Veteran wrote anti-abuse policy

April 26, 2004 

These days, Tom Strickland is the Tacoma police captain known for spending hundreds of hours researching and writing the department's new policy on officer-involved domestic violence.

He gets calls daily from law enforcement agencies throughout the country wanting to see his work and get his opinion of theirs.

But a year ago, Strickland was a passed-over lieutenant in charge of the criminal investigation division who had gotten on the boss' bad side.

"He didn't like me," he said of then-Police Chief David Brame.

Why?

"Because I didn't like him," Strickland said. "He was a very vindictive person."

On the surface, Strickland might not have seemed the natural choice to write a domestic violence policy in a politically sensitive time. He had no past training in domestic violence.

"I didn't really realize that there was such a thing out there as officer-involved domestic violence," he said recently.

But many in the department believed in him.

"He's done a great job in whatever he's done," said interim Police Chief Don Ramsdell, who promoted Strickland to captain in February. "He gives it his all."

Strickland, 50, grew up in Gig Harbor and attended Bellarmine Preparatory School and Seattle University before he enlisted in the Army to avoid being drafted in 1972. He spent three years as a military policeman, then worked for two small police departments before joining Tacoma's force. Feb. 19 was his 25th anniversary.

After Brame fatally shot his wife, Crystal, and then himself, assistant chief Rich McCrea asked Strickland to look into writing a new policy on officer-involved domestic violence. The department's former policy was just a few paragraphs long.

The new policy, enacted Feb. 23, gives step-by-step instructions on how to handle reported incidents of officers who abuse, with top consideration given to victims' safety. The policy has a section on preventing domestic violence, including a provision that potential hires be evaluated for warning signs of abuse.

As part of his research, Strickland joined the Crystal Clear Initiative Committee (later known as the Task Force on Officer-Involved Domestic Violence). He was glad for the help from the members, who included domestic violence experts, former victims, lawyers, politicians and a state Supreme Court justice.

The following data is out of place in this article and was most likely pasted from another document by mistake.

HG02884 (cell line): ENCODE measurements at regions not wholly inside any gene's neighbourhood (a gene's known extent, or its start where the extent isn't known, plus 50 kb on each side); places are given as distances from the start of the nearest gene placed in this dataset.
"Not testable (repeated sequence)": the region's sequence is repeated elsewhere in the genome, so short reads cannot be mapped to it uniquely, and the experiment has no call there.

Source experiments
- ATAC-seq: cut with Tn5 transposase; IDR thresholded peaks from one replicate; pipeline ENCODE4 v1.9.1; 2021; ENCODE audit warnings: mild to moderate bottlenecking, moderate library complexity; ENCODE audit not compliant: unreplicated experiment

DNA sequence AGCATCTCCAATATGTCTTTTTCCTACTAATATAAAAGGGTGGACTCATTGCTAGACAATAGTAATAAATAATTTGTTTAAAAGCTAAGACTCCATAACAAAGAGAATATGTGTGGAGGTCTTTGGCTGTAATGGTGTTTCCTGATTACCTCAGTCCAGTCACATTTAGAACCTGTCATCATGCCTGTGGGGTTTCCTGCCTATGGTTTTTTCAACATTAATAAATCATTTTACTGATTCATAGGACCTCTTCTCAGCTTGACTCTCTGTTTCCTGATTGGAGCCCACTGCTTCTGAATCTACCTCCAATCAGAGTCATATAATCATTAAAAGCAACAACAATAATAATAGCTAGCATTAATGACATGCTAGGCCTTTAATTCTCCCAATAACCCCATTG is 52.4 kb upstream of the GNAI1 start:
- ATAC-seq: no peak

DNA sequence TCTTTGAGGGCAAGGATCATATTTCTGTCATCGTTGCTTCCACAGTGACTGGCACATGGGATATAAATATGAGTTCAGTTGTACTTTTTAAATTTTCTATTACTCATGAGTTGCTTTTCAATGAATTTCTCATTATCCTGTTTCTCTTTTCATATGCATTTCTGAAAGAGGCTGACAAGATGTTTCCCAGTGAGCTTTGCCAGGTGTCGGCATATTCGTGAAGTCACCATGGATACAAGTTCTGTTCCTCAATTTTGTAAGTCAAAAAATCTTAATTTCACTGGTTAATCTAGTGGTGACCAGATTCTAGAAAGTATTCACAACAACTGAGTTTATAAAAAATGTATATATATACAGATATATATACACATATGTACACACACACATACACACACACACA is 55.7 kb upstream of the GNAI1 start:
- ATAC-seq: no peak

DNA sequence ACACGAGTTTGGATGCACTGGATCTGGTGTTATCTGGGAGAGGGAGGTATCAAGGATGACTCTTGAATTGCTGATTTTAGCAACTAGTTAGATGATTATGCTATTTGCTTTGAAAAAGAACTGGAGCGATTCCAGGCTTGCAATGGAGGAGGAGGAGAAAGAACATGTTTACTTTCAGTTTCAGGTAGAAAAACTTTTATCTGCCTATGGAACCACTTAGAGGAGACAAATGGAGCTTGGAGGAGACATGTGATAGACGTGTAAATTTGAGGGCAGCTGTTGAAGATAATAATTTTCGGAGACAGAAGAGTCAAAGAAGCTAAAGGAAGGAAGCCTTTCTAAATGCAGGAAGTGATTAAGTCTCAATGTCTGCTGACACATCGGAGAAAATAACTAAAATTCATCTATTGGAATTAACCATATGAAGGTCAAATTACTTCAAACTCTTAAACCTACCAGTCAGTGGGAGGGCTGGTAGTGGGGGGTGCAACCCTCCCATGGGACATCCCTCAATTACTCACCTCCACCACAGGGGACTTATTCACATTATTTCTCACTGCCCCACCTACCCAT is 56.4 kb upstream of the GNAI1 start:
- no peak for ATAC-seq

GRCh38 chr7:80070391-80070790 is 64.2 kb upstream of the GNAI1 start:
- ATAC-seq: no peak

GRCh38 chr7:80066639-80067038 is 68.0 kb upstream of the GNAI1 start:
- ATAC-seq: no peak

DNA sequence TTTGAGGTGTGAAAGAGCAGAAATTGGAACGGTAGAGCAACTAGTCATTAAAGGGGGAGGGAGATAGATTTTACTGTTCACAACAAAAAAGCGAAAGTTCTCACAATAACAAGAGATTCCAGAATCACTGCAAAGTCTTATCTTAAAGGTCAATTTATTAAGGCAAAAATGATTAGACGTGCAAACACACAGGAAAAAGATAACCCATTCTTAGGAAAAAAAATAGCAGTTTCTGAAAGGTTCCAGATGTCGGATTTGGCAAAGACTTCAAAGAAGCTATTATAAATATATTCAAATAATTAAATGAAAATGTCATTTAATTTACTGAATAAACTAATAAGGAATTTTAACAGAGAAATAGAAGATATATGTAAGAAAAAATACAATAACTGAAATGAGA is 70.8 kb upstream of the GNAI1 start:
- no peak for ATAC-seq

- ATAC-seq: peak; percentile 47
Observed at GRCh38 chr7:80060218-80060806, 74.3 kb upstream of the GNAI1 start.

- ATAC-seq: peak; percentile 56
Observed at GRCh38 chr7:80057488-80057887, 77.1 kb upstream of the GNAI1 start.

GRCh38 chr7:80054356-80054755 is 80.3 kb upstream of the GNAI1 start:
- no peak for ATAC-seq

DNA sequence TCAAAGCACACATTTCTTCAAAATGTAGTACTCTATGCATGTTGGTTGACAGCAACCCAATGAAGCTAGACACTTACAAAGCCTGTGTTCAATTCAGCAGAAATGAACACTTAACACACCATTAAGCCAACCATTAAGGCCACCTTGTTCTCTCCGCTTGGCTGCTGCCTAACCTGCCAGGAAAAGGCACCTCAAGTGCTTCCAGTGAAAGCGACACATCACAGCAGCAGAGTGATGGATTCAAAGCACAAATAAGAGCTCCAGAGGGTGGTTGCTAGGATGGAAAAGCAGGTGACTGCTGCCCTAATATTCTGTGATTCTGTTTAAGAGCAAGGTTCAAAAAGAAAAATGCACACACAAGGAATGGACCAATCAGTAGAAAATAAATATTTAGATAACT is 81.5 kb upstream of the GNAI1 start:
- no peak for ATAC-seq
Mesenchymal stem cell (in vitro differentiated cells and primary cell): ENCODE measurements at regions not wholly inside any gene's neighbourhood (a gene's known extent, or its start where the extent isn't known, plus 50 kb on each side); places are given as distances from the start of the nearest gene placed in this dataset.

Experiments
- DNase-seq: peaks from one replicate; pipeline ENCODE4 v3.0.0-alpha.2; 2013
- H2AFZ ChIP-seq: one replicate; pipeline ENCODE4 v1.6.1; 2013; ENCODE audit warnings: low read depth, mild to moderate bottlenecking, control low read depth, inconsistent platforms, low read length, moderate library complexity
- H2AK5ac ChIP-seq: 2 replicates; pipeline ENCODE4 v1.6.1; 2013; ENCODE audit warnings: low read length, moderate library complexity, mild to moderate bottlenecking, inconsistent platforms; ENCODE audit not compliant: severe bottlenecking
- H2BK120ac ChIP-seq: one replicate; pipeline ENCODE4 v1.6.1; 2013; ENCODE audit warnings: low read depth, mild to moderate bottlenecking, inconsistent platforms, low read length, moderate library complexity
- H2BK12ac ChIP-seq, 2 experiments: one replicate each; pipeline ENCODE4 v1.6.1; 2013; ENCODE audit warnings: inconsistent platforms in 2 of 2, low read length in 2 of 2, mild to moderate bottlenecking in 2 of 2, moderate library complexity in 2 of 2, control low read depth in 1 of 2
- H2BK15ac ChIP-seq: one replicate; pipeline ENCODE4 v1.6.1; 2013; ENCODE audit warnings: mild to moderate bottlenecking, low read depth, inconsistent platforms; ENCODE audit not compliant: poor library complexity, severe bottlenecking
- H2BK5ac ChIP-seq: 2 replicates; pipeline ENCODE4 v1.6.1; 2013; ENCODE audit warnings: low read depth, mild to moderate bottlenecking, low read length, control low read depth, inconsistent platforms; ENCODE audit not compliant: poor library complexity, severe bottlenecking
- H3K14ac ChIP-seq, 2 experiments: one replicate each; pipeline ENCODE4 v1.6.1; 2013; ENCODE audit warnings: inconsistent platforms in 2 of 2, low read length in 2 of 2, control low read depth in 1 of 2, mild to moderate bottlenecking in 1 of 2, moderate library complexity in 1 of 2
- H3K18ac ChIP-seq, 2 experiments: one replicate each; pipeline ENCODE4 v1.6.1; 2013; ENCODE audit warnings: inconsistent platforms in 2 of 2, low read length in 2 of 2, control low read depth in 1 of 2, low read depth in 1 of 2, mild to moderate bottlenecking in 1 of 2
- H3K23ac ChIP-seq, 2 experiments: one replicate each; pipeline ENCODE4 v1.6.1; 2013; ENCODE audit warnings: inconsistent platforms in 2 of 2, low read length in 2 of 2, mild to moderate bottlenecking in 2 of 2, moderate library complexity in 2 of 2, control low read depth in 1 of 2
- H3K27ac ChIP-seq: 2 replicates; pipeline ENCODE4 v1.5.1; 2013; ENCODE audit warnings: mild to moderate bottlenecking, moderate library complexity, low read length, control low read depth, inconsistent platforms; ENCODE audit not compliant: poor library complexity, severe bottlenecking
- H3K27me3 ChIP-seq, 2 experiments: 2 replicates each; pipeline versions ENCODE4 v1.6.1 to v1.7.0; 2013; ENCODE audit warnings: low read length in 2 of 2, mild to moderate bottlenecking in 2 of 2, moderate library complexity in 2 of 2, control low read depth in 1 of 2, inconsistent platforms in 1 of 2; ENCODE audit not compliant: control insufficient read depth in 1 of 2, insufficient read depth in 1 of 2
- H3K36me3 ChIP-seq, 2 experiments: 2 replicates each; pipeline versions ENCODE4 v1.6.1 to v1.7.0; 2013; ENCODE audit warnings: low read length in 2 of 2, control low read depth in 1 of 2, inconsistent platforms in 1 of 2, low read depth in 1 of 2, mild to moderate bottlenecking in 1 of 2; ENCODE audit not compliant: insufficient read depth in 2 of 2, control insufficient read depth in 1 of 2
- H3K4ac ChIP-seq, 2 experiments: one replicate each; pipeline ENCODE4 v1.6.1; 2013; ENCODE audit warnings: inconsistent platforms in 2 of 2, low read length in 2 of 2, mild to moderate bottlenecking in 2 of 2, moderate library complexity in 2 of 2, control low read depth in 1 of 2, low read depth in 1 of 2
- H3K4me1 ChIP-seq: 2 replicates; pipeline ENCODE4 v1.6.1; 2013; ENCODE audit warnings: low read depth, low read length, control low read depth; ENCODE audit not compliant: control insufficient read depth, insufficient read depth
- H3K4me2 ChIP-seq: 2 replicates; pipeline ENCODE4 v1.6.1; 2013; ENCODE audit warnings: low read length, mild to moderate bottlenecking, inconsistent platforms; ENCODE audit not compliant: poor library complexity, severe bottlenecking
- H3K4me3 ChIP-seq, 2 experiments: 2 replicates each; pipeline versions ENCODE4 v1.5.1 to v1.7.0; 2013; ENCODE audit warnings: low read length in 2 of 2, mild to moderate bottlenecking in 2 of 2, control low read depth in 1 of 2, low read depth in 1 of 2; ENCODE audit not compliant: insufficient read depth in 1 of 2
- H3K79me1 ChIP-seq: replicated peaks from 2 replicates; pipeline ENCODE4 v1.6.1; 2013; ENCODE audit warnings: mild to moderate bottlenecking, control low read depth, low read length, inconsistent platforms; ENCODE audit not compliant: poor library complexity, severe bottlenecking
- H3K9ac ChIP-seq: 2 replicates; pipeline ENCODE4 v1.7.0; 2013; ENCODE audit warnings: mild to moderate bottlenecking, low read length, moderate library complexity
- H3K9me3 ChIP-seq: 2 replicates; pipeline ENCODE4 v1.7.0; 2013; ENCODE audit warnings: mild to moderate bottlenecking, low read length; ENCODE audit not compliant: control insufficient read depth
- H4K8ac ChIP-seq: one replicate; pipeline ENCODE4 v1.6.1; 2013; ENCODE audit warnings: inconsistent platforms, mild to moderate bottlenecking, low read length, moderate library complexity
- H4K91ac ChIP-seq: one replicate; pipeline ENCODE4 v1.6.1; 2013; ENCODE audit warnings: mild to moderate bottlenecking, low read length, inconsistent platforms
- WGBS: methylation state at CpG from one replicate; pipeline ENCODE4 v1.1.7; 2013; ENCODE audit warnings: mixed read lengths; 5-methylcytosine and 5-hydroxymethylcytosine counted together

But he feared the group would think he was closed-minded, or a Brame supporter. As an officer, he's supposed to carry his gun at all times, but he left it behind during Crystal Clear meetings. He wore Hawaiian shirts in hopes of appearing open and friendly.

Committee members seem uniform in their praise of Strickland.

"He was great," said April Gerlock, a psychiatric nurse practitioner and member of the group. "I didn't have the sense anyone was intimidated."

"He was authentically committed to writing an effective policy where the primary concern is the safety of victims," said Connie Brown, executive director of the YWCA. "He's not dismissive of people's concerns. He's very authentic and interested. I think he's the real deal."

In his office, amid Harley-Davidson memorabilia and photos of motorcycles and his wife, Strickland paused, recalling last April 26. He lives in Gig Harbor and had been at Harbor Plaza an hour before the shootings. It was a painful day for someone who loves being a police officer.

"I called the desk, and they said it was our chief," he said. "I never thought it would be Chief Brame."

Staff writer Stacey Mulick contributed to this report.
Lisa Kremer: 253-597-8658
lisa.kremer@mail.tribnet.com

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